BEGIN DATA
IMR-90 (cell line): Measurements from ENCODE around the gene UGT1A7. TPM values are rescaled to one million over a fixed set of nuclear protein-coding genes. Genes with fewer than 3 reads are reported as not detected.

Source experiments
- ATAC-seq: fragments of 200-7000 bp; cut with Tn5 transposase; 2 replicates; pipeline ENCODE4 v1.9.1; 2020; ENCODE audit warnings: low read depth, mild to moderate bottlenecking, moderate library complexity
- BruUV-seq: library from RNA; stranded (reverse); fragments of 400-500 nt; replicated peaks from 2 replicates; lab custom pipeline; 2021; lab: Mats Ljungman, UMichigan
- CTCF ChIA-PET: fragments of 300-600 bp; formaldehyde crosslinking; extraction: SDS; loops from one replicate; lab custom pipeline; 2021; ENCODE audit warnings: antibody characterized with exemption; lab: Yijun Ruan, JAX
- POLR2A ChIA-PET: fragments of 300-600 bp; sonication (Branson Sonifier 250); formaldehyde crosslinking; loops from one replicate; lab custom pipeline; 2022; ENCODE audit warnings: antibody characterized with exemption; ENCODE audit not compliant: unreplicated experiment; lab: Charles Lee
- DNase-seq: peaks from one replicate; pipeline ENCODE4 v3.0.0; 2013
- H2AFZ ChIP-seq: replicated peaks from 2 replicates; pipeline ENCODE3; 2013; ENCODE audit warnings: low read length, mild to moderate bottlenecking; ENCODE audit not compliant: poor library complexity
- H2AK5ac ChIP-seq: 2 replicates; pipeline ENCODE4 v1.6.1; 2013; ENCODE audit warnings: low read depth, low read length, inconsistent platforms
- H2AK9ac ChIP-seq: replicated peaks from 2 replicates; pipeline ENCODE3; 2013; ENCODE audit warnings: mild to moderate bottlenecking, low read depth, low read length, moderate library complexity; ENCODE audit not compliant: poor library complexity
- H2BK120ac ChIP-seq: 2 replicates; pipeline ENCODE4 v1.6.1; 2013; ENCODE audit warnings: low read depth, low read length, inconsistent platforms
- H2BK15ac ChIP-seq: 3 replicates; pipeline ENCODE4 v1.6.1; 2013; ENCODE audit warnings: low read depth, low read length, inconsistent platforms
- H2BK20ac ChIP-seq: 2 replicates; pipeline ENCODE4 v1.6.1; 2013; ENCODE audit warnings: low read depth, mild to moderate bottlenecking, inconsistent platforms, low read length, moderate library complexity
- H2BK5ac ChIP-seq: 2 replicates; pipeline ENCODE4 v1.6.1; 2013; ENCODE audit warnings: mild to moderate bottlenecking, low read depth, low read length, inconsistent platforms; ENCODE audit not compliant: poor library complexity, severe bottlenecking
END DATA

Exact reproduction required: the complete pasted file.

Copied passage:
IMR-90 (cell line): Measurements from ENCODE around the gene UGT1A7. TPM values are rescaled to one million over a fixed set of nuclear protein-coding genes. Genes with fewer than 3 reads are reported as not detected.

Source experiments
- ATAC-seq: fragments of 200-7000 bp; cut with Tn5 transposase; 2 replicates; pipeline ENCODE4 v1.9.1; 2020; ENCODE audit warnings: low read depth, mild to moderate bottlenecking, moderate library complexity
- BruUV-seq: library from RNA; stranded (reverse); fragments of 400-500 nt; replicated peaks from 2 replicates; lab custom pipeline; 2021; lab: Mats Ljungman, UMichigan
- CTCF ChIA-PET: fragments of 300-600 bp; formaldehyde crosslinking; extraction: SDS; loops from one replicate; lab custom pipeline; 2021; ENCODE audit warnings: antibody characterized with exemption; lab: Yijun Ruan, JAX
- POLR2A ChIA-PET: fragments of 300-600 bp; sonication (Branson Sonifier 250); formaldehyde crosslinking; loops from one replicate; lab custom pipeline; 2022; ENCODE audit warnings: antibody characterized with exemption; ENCODE audit not compliant: unreplicated experiment; lab: Charles Lee
- DNase-seq: peaks from one replicate; pipeline ENCODE4 v3.0.0; 2013
- H2AFZ ChIP-seq: replicated peaks from 2 replicates; pipeline ENCODE3; 2013; ENCODE audit warnings: low read length, mild to moderate bottlenecking; ENCODE audit not compliant: poor library complexity
- H2AK5ac ChIP-seq: 2 replicates; pipeline ENCODE4 v1.6.1; 2013; ENCODE audit warnings: low read depth, low read length, inconsistent platforms
- H2AK9ac ChIP-seq: replicated peaks from 2 replicates; pipeline ENCODE3; 2013; ENCODE audit warnings: mild to moderate bottlenecking, low read depth, low read length, moderate library complexity; ENCODE audit not compliant: poor library complexity
- H2BK120ac ChIP-seq: 2 replicates; pipeline ENCODE4 v1.6.1; 2013; ENCODE audit warnings: low read depth, low read length, inconsistent platforms
- H2BK15ac ChIP-seq: 3 replicates; pipeline ENCODE4 v1.6.1; 2013; ENCODE audit warnings: low read depth, low read length, inconsistent platforms
- H2BK20ac ChIP-seq: 2 replicates; pipeline ENCODE4 v1.6.1; 2013; ENCODE audit warnings: low read depth, mild to moderate bottlenecking, inconsistent platforms, low read length, moderate library complexity
- H2BK5ac ChIP-seq: 2 replicates; pipeline ENCODE4 v1.6.1; 2013; ENCODE audit warnings: mild to moderate bottlenecking, low read depth, low read length, inconsistent platforms; ENCODE audit not compliant: poor library complexity, severe bottlenecking